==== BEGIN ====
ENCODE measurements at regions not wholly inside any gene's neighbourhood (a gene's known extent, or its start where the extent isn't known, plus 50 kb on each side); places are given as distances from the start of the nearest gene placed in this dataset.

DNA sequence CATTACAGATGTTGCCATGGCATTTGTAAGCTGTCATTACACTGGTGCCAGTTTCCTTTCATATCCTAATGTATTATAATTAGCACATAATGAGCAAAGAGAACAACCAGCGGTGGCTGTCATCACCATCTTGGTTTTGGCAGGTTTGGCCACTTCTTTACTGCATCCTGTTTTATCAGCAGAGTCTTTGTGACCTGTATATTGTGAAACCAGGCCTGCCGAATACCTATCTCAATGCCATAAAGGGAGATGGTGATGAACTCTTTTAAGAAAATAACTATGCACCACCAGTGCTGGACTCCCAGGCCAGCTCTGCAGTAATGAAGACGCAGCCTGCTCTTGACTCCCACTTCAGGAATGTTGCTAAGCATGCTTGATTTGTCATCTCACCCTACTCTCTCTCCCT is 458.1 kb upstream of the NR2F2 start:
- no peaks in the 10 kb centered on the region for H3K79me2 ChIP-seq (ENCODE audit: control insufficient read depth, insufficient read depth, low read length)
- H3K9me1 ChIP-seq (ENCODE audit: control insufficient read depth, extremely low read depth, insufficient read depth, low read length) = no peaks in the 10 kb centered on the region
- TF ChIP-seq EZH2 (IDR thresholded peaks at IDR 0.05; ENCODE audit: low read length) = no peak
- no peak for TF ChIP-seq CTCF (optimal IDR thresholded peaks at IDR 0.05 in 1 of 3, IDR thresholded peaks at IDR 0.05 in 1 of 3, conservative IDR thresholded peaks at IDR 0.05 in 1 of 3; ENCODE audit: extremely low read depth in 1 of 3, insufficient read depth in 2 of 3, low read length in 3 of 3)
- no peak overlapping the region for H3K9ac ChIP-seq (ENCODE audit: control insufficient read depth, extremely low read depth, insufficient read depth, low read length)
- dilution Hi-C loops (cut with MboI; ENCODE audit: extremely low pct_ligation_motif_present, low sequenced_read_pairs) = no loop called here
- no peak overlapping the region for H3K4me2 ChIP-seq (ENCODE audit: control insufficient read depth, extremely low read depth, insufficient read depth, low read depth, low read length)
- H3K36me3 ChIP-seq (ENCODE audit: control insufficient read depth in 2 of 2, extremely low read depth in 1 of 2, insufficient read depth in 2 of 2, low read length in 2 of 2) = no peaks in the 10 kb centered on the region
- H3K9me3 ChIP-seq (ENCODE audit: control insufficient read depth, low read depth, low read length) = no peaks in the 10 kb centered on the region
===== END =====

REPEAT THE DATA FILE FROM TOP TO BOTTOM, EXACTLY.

ENCODE measurements at regions not wholly inside any gene's neighbourhood (a gene's known extent, or its start where the extent isn't known, plus 50 kb on each side); places are given as distances from the start of the nearest gene placed in this dataset.

DNA sequence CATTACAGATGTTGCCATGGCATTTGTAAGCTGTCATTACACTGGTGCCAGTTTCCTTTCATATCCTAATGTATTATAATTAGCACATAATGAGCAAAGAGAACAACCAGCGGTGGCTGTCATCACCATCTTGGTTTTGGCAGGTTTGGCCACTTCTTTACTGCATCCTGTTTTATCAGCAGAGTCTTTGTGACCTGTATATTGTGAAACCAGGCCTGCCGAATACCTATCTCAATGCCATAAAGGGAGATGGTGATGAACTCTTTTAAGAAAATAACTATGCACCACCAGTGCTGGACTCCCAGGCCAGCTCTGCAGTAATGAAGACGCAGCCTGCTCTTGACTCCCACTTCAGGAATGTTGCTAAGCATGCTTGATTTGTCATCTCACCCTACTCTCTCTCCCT is 458.1 kb upstream of the NR2F2 start:
- no peaks in the 10 kb centered on the region for H3K79me2 ChIP-seq (ENCODE audit: control insufficient read depth, insufficient read depth, low read length)
- H3K9me1 ChIP-seq (ENCODE audit: control insufficient read depth, extremely low read depth, insufficient read depth, low read length) = no peaks in the 10 kb centered on the region
- TF ChIP-seq EZH2 (IDR thresholded peaks at IDR 0.05; ENCODE audit: low read length) = no peak
- no peak for TF ChIP-seq CTCF (optimal IDR thresholded peaks at IDR 0.05 in 1 of 3, IDR thresholded peaks at IDR 0.05 in 1 of 3, conservative IDR thresholded peaks at IDR 0.05 in 1 of 3; ENCODE audit: extremely low read depth in 1 of 3, insufficient read depth in 2 of 3, low read length in 3 of 3)
- no peak overlapping the region for H3K9ac ChIP-seq (ENCODE audit: control insufficient read depth, extremely low read depth, insufficient read depth, low read length)
- dilution Hi-C loops (cut with MboI; ENCODE audit: extremely low pct_ligation_motif_present, low sequenced_read_pairs) = no loop called here
- no peak overlapping the region for H3K4me2 ChIP-seq (ENCODE audit: control insufficient read depth, extremely low read depth, insufficient read depth, low read depth, low read length)
- H3K36me3 ChIP-seq (ENCODE audit: control insufficient read depth in 2 of 2, extremely low read depth in 1 of 2, insufficient read depth in 2 of 2, low read length in 2 of 2) = no peaks in the 10 kb centered on the region
- H3K9me3 ChIP-seq (ENCODE audit: control insufficient read depth, low read depth, low read length) = no peaks in the 10 kb centered on the region